When I arrived at our monthly gathering last week, our special guest, rancher and grass farmer John de Bruin of the California Lowline Cattle Company and Dey Dey’s Best Beef Ever was already busily preparing samples of his grass-fed sausages, beef fillets, and London broil. We had a cheerful crowd of about 20 participants with a handful of new faces.
Just to give you an idea of how colorful our meals are, it finally occurred to me to take this photo of some full plates. I really think that as much as we talk about meat in this group, we probably eat more vegetables than most vegans and vegetarians. In meat-phobic diets, in the absence of healthy animal proteins and fats, our bodies tend to steer us towards starchy carbohydrates. The hunger signal is not as readily turned off, and the urge to fill your plate and belly with starchy carbs becomes so strong that your focus is directed away from eating adequate amounts of produce. Without the meats and healthy animal fats, people crave and eat more grains, beans, and tubers, all of which, when over-consumed or improperly prepared, tend to be inflammatory and cause nutritional imbalances and even food intolerances.
So here at the Weston A. Price Foundation, we
advocate lots of properly-prepared non-starchy vegetables accentuated by meats and other animal products in their most natural form, and finally if desired and tolerated, some properly prepared nuts, seeds, grain, beans, or tubers. The result is a colorful plate overflowing with the nutrients needed to both build and cleanse your body!
As our February potluck dinner meeting began, our special guest John de Bruin passed around his tasty breakfast sausage as an appetizer, and then moved on to his beef fillets and finally his savory London broil. One thing that John prides himself on is the flavor of his beef. He puts a lot of effort into cultivating the right kind of grasses that will produce the best tasting meat. He generally seeds his fields with a mixture of rye, orchard grass, alfalfa, oats, fescue, and barley. According to John, their are 3 factors which contribute to the flavor of the meat: the breed of cattle, their diet, and the aging process. The breed John grows is a cross between Angus and lowline cattle.
Sadly he points out, that although grass-fed meat is great for our health and for the environment, unfortunately many grass-fed beef producers do not consider the quality of their grasses, leading them to produce a much tougher and less flavorful product, which can turn people off grass-fed meat. So take some good advice from John de Bruin: if you’re grass-fed curious, shop around and don’t make a judgement or even a purchase until you find a brand that is known for its flavor. Otherwise you may be sorely disappointed. Properly raised grass-fed beef is so good for both you and the environment (see the Ted Talk with Alan Savory or my July 2013 post to this blog that we want you to have a good experience and come back for more. If you live in the Pasadena area, then the grass-fed beef from Dey Dey’s Best Beef Ever at the Pasadena Farmer’s market is the way to go!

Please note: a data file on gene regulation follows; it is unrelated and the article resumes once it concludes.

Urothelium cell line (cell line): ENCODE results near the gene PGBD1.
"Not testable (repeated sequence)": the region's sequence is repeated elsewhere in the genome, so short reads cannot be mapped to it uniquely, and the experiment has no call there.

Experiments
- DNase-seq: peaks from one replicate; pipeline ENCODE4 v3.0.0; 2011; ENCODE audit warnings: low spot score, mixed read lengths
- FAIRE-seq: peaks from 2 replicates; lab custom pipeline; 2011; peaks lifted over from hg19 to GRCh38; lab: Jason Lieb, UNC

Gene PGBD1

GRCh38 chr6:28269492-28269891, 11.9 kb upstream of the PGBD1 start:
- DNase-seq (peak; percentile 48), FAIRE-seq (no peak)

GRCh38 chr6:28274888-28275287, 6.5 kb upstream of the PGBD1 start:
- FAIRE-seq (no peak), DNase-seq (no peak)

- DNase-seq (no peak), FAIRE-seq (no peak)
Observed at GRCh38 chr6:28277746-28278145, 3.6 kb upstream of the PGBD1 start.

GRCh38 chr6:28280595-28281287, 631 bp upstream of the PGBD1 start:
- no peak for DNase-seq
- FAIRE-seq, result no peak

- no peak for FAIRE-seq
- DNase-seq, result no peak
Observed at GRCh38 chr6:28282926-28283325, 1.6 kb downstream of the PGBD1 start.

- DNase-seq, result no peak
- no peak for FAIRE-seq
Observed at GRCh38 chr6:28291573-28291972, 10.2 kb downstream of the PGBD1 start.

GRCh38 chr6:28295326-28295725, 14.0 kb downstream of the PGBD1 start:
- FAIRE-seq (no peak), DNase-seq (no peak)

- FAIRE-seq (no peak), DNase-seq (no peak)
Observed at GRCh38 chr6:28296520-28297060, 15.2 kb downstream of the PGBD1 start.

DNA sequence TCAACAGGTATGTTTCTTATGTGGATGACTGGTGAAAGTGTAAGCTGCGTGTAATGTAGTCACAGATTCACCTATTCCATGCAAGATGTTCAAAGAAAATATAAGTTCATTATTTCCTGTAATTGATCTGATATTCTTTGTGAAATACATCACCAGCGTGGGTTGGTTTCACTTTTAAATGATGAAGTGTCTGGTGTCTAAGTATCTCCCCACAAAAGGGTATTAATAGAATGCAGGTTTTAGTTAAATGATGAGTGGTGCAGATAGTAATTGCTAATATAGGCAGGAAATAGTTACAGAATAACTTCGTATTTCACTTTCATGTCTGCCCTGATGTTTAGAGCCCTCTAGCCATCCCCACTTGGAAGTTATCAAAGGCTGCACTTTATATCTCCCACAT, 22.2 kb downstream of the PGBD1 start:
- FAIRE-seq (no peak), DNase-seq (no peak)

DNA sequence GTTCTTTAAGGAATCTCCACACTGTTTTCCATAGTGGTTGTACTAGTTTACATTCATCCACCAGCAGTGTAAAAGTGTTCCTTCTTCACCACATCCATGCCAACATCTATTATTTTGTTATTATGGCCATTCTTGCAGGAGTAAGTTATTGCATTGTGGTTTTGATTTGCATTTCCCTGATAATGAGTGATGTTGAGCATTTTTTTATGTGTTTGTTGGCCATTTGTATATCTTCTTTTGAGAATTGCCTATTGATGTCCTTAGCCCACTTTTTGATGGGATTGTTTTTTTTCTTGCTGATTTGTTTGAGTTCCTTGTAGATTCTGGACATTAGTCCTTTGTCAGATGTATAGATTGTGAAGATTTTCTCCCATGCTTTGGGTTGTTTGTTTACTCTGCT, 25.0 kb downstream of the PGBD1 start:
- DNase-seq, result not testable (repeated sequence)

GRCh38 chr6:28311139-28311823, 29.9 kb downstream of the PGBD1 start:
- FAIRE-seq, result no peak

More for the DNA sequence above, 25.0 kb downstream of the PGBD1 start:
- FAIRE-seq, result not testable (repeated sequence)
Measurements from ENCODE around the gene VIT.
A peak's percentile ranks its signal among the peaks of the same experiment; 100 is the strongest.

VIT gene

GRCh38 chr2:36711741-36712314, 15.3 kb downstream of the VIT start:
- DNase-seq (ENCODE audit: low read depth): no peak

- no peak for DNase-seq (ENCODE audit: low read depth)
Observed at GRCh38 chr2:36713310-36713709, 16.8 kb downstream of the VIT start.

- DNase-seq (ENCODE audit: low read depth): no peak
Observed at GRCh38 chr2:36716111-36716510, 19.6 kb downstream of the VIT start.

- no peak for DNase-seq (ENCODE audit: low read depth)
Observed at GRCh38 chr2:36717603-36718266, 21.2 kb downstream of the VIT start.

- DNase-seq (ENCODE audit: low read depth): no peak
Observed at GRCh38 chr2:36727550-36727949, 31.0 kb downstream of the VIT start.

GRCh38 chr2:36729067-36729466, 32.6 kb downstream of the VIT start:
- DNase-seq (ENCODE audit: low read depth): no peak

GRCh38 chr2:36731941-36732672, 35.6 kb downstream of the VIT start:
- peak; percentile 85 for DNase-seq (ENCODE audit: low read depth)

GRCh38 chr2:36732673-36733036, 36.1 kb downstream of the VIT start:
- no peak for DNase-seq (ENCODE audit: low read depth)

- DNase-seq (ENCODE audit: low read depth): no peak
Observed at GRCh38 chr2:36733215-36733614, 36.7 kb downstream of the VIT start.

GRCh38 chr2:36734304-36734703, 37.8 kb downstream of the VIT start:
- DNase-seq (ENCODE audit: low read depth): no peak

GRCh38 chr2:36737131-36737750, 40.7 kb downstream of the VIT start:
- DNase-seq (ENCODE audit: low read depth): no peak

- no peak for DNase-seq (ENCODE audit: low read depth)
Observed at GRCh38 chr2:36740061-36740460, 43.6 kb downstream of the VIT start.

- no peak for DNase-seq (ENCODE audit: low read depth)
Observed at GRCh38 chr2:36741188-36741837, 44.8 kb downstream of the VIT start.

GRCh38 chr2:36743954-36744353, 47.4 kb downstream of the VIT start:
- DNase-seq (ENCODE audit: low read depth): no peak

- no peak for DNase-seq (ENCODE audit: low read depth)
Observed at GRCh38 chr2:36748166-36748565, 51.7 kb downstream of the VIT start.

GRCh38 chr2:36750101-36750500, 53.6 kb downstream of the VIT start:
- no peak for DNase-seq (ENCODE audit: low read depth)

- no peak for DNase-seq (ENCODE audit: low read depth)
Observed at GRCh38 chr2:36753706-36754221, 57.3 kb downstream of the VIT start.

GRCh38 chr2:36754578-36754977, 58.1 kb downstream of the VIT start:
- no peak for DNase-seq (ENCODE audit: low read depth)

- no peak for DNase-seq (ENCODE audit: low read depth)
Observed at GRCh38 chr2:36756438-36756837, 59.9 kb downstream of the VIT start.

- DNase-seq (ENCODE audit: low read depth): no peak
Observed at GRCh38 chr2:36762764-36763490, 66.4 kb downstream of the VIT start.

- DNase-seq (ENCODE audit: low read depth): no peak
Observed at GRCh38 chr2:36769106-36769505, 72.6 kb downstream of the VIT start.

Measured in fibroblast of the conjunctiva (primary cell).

During his after-dinner talk, John showed a Power-Point presentation, my favorite slides of which were the ones with nutrition charts for grass-fed versus grain-fed beef and pasture-raised versus conventionally-raised chicken eggs. The differences were astonishing and inspiring. The nutrition information on those charts alone would certainly make me want to switch to grass-fed beef and pastured chicken if I wasn’t already hooked on it! Though grass-fed beef tends to be more pricey than grain-fed beef, you’ll eat smaller quantities, and in the long run, as long as you avoid processed food and eat plenty of clean veggies, you’ll save on your health care bills. Ultimately, whichever way you look at it, you will end up paying for your health, either by prevention or by disease management. Personally, I choose the former!
Another point which stands out from his presentation was how John became interested in farming in the first place. Farming is actually his third career, one he started after years as an engineer. He’d always wanted to live in the country, but was city bound until his retirement. Remembering his favorite cow “Bessie” with the most loving adoring eyes and beautiful long eyelashes from the time he spent in Holland as a child, John always knew that after retiring, he would buy some land and start raising beef cattle. He figured it would be way easier than engineering, at least from an intellectual standpoint. Boy was he wrong! Managing the grasses, diet, water, herding, and grazing of the cattle is a complex operation. Building a sustainable system also takes a great love of nature and the ability to explore, understand, and try to reproduce natural ecosystems in a farmed setting. For this John uses a system developed by the infamous Joel Salatin of Polyface Farm.
Following this system, John’s cattle start each day on a new paddock of lush green grass. The cattle graze to their hearts’ content, depositing manure as they go, and stimulating the plants to grow, absorb more carbon from the atmosphere, and transfer it to the earth. The next day, the cattle are directed to their new paddocks, and John moves the chickens to the freshly vacated area. There the chickens spend the day scratching through the cow patties in search of their favorite treat, fly larvae. Chickens are omnivores so they need a diet rich in both plant and animal foods. A vegetarian-fed chicken is not a “natural” chicken, while a chicken who eats an omnivorous diet will not only be healthier itself, but tastier too, with greater health benefits for the consumer. In addition to insects, John’s chickens also feast on whatever grass is left after the cows leave, as well as some non-GMO grains, all of which are components of the chicken’s natural diet. So the chickens scratch and spread the manure around the pasture, while adding some of their own fertilizer too, further stimulating the growth of fresh green grass and the sequestration of carbon from the atmosphere. The next day the chickens follow the cows, the grass grows thicker and stronger behind them, and the cycle continues.